Childhood & Early Life
There is no specific information as to when was Oliver Goldsmith actually born. However, based on a Library of Congress authority file and his word of mouth, it is speculated that he was born on November 10, 1728
Born in an Anglican-Irish family, his father was a curator of the parish of Forgney. It was when young Goldsmith turned two that his father attained the service of the rector of the parish of "Kilkenny West" in County Westmeath, which resulted in the family shifting base to the parsonage at Lissoy.
In 1744, he enrolled at the Trinity College in Dublin to study theology and law. However, he soon drifted away from studies and found himself rank at the below most position in the class.
Furthermore, he was expelled from his class in 1747 along with four other undergraduates for attempting to storm the Marshalsea Prison. Two years later, he finally graduated as a Bachelor of Arts, however, without a discipline or distinction that otherwise would have gained him a direct entry to a profession in the church or the law.
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He thoughtlessly spent away the after-graduation years trying various professions without any success. For three years, from 1752 until 1755, he studied medicine at the University of Edinburgh but without much interest. Later on, he set on a walking tour moving across Flanders, France, Switzerland and Northern Italy.
In 1756, he settled in London for a brief duration of time where he took upon various jobs to earn a livelihood, including that of an apothecary’s assistant and an usher of a school. He even contributed as a hack writer for a publisher in London, reviewing, translating and compiling materials.
During his time as a hack writer, he contributed much for Ralph Griffith’s ‘Monthly Review’. Unlike other hack writers of his generation, he had the inherent talent of coming up with graceful, lively, and readable style work.
Within a short span of time, from being the once-obscure and relatively less known writer, he emerged to walk along and shake hands with the aristocrats and the intellectual elites of London.
He often used the pseudonym James Willington during the early days of his writing. In 1758, he published the translation of the autobiography of the Huguenot Jean Marteilhe.
In 1759, he came with a minor work titled, ‘Enquiry into the Present State of Polite Learning in Europe’. Following year, i.e. in 1760, he started publishing ‘The Citizen of the World’ in the Public Ledger, a magazine run by John Newberry. The letters provided a fictional perspective and moralistically and ironically commented on the British society and manners. These essays were initially claimed to be written by a Chinese philosopher Lien Chi.
Against all odds, these letters were neither original in method as both Montesquieu and Horace Walpole had used it, nor in content as some of the passages were directly lifted by the works of several writers based in China or Persia due to tedious deadlines but nevertheless managed to succeed. To date, they remain as one of the most dexterous and ironic comments on society of his time. .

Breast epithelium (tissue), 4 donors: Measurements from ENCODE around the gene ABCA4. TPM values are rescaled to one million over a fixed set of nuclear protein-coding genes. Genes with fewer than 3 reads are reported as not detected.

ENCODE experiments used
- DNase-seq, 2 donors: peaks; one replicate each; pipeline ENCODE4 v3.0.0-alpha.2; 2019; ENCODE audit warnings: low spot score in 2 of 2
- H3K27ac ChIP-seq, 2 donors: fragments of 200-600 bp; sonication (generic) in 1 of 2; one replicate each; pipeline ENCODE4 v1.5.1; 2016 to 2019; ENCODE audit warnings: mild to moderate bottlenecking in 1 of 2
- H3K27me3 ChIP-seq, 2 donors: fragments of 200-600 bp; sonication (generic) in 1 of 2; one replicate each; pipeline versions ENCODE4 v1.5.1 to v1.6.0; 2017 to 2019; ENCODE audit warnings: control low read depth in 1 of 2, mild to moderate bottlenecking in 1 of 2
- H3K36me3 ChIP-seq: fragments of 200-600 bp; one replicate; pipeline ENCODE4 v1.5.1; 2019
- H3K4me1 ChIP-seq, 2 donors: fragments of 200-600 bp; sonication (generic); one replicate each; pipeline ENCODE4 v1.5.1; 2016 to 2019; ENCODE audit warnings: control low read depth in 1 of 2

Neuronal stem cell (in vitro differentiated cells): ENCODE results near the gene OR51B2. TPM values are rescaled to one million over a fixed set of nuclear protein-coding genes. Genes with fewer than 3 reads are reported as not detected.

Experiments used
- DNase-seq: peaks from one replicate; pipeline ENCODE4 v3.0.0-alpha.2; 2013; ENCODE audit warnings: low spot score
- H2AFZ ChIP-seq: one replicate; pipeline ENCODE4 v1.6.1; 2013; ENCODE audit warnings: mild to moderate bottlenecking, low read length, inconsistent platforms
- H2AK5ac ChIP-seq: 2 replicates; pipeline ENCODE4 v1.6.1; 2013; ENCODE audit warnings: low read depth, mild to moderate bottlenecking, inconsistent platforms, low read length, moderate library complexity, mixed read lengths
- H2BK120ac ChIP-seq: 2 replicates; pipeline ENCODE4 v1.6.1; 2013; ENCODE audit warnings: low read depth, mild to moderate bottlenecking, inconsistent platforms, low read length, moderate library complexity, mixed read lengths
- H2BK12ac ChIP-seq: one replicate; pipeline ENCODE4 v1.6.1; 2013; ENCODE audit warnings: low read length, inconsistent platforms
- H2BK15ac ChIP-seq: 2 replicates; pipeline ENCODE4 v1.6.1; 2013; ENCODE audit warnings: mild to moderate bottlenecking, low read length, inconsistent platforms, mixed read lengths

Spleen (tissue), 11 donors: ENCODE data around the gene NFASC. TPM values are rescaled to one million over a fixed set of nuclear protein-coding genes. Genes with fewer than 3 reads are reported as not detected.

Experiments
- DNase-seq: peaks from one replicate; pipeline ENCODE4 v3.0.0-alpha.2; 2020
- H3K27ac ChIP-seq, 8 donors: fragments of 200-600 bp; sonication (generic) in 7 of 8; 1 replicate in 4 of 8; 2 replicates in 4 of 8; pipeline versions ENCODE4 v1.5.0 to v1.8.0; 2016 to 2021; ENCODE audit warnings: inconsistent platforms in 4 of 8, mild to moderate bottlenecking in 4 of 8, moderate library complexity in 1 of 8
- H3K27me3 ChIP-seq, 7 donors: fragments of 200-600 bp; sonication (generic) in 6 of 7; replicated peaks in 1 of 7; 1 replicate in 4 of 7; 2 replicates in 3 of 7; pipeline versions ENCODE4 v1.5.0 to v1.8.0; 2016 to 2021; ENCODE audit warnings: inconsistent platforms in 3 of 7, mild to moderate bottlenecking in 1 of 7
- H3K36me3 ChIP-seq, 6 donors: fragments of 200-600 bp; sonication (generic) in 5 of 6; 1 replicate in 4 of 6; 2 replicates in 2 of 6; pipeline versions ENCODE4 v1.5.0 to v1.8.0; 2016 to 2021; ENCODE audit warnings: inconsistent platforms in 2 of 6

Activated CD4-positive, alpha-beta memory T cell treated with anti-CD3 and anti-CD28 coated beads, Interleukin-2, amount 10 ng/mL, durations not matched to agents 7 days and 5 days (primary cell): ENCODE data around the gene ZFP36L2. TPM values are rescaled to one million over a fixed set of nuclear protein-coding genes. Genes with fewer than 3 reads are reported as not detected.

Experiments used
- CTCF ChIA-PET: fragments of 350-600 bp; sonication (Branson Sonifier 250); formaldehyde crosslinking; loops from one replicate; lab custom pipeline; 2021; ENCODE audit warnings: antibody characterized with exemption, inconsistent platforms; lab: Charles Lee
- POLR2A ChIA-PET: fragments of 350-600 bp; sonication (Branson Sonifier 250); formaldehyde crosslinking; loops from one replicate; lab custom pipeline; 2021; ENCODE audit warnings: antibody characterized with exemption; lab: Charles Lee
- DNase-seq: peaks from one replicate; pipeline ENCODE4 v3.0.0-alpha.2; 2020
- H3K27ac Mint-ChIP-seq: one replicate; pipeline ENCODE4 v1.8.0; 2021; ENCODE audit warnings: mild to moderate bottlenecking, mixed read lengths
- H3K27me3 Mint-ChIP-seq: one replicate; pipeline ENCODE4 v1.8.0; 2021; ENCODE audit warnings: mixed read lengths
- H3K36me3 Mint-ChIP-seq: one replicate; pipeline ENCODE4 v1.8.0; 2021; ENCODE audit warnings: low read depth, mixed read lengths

It was the popularity of the Chinese Letters that made him a prominent figure in the literary circle of London. He became friends with some of the most talented, gifted and abled writers and artists of the generations including, Reynolds, Samuel Johnson, Garrick, Burke, Percy and so on.
In 1764, he was one of the nine founder-members of the famous ‘Club’, a select body, including Reynolds, Johnson, and Burke, which met weekly for supper and talk.
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In 1765, he came up with a 160 lines romantic ballad titled, ‘The Hermit’. It portrays the love story of two protagonists, a girl and a boy who eventually fall in love. This poem appears under the title of ‘A Ballad’ sung by the character of Mr. Burchell in Chapter 8 of Goldsmith's novel, The Vicar of Wakefield.
Unlike the bygone days, the positive reception of his work guaranteed him a stable income. However, his extravagant spending made him run under debt which propelled him to take up more hack work. In 1770, he published the poem, ‘The Deserted Village’ the theme of which was inspired by the 1760s demolition of an ancient village and destruction of its farms to adhere to the fancies of a wealthy man who wanted a garden in place. The poem describes that the conversion of land from productive agriculture to ornamental gardening would not only ruin peasantry, but the means of livelihood of all.
As such, to curb his debts pile, he produced histories of England and of ancient Rome and Greece, biographies, verse anthologies, translations, and works of popular science. In the same, he generally re-modelled the work of others with his ability of fine writing.
Personal Life & Legacy
He died prematurely in 1774 due to his self-misdiagnosis of his kidney infection. He was buried in Temple Church in London.
Posthumously, the place where he lived has a lane and a school named after him.
Several statues dedicated to him have been built and stand as the testimony of his greatness as a writer. While one is located at the Front Arch of Trinity College Dublin, there is one in Ballymahon County Longford and one in Westminster Abbey.
A lecture theatre and student accommodation at Trinity College was named Goldsmith’s Hall, while the library at Athlone Institute of Technology is named Goldsmith Library.
Furthermore, he has to his credit London Underground locomotive number 16 which is known as Oliver Goldsmith. A Longford-based band Goldsmith is named after the famous writer.